On this undated photo Laura Ingalls Wilder wrote: ‘A J Wilder making hay on Rocky Ridge farm with horses Buck & Billy’
Rose’s writings were now starting to get published in Cosmopolitan magazine and she followed a boyfriend out to San Francisco who worked for the San Francisco Call, a Bay area newspaper, she started writing for the paper herself.
Rose Wilder married Clair Gillette Lane but they weren’t happy as a couple.
Rose was pregnant but a premature delivery and stillbirth sent her back home to the Ozarks briefly to be with her parents.
Prairie Fires: the American Dreams of Laura Ingalls Wilder by Caroline Fraser was released on Tuesday
Laura loved the countryside back in Mansfield, Missouri, ‘the Gem of the Ozarks’ that had once been a ‘whites-only sundown town, where blacks were not welcome after dark’.
‘They were allowed to camp by day at ‘N****r Springs’ but were warned not to overstay their welcome: a sign at the public well read ‘N****r, don’t let the sun set on your a**’,” writes the author.
Laura’s racism and anti-Semitism was edited from her writing, Fraser claims.
In town, Laura helped set up the first chapter of the Eastern Star Masonic Lodge she had joined back in Dakota Territory, a foothold into local social life with meetings that required Masonic dress of aprons, swords and jewels.
Ritual ceremonies had special knocks, signs and signals adding color to otherwise drab lives.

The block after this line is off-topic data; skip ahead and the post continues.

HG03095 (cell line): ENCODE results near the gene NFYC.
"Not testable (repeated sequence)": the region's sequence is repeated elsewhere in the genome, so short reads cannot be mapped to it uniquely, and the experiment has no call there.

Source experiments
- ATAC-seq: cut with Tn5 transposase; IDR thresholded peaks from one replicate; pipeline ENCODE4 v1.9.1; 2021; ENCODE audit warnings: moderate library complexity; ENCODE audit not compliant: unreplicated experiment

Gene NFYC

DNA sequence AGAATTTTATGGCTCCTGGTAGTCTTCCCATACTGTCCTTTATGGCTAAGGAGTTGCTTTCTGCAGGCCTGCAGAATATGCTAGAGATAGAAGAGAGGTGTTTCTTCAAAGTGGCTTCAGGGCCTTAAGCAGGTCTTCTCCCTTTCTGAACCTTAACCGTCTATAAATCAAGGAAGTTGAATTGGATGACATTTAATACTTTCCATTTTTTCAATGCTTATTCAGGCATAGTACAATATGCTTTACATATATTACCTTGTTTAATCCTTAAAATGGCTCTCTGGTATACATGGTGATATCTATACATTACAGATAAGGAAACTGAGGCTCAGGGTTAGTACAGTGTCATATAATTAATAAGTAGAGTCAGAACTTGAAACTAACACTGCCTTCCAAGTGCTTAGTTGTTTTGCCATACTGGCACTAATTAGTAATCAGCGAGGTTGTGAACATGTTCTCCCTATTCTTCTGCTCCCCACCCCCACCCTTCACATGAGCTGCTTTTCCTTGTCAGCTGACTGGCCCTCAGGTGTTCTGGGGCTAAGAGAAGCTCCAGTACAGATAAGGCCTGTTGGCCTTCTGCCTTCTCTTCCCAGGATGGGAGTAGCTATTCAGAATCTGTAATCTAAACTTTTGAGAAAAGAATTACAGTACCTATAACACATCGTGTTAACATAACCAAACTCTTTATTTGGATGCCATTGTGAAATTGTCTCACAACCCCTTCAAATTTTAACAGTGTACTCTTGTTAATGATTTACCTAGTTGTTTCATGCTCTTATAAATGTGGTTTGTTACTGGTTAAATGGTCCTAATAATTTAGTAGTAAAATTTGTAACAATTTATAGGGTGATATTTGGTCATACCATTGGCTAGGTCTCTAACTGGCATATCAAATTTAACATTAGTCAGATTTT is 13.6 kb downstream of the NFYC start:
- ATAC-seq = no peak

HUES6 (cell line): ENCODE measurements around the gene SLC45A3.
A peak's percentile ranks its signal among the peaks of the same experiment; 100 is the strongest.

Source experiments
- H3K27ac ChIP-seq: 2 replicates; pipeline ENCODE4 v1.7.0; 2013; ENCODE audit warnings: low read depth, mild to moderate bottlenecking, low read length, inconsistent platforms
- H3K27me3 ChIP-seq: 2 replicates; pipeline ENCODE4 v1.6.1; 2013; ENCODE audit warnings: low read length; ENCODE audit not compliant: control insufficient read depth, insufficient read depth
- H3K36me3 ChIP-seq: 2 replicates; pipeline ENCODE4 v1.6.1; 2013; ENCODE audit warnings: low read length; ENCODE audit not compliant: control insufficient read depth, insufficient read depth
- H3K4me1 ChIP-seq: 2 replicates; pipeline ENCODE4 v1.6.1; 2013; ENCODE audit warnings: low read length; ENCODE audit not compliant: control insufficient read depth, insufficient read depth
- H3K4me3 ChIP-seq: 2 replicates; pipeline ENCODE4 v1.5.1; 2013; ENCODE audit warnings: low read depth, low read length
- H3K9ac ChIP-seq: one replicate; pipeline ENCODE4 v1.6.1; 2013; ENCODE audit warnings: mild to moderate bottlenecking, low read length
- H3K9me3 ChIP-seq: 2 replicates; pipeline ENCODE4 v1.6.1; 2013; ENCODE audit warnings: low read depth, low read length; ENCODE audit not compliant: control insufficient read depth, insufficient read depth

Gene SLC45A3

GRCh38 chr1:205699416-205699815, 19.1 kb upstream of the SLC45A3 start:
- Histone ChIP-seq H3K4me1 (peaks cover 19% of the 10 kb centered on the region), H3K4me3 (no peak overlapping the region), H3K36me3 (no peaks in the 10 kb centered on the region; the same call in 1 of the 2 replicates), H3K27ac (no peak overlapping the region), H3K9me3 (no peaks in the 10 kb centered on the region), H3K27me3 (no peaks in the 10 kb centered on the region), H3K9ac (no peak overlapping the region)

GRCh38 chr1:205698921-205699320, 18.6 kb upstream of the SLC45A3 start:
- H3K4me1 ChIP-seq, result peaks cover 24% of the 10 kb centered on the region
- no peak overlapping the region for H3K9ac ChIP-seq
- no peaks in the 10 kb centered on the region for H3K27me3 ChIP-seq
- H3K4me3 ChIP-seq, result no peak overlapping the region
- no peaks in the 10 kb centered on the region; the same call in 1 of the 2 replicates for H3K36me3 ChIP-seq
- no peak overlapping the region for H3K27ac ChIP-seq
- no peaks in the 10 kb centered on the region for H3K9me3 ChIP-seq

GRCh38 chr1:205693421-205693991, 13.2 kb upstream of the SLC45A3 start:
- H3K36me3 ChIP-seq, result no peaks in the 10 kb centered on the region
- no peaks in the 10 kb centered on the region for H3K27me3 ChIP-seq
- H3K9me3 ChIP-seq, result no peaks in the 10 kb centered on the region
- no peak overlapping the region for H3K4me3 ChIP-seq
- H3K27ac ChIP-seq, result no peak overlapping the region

She now could dress elegantly when going into town and she took to wearing full skirts, hats with feathers or flowers and lacy collars.
Laura was establishing herself with writing reports, speeches, as well as getting involved in Mansfield’s Methodist church.
The real Laura Ingalls Wilder ‘had a sharp temper and a dry humor noting the resemblance of a yard full of swine to their owners’.
Life was a struggle for Laura and after her father’s death in 1902, Laura felt an urge to write that began with an essay about him. Pictured: Laura Ingalls Wilder in 1937
Rose escaped her family’s poverty and ended up in San Francisco with a new husband who got her a job at a local newspaper. Rose had a talent for yellow journalism, using eye-catching headlines for exaggerated stories. Pictured: Rose Wilder Lane, newly married, in 1909
All of Laura’s writing went through Rose — and Rose’s contacts with editors and publishers secured book deals for her mother which eventually made her very rich. Pictured: Laura and Almanzo Wilder visiting neighbors near Mansfield, 1929
Rose was high flying in her own writing, which she viewed as entertainment, and San Francisco was the heart of yellow journalism with ‘little distinction between fact-based reporting and pure invention’.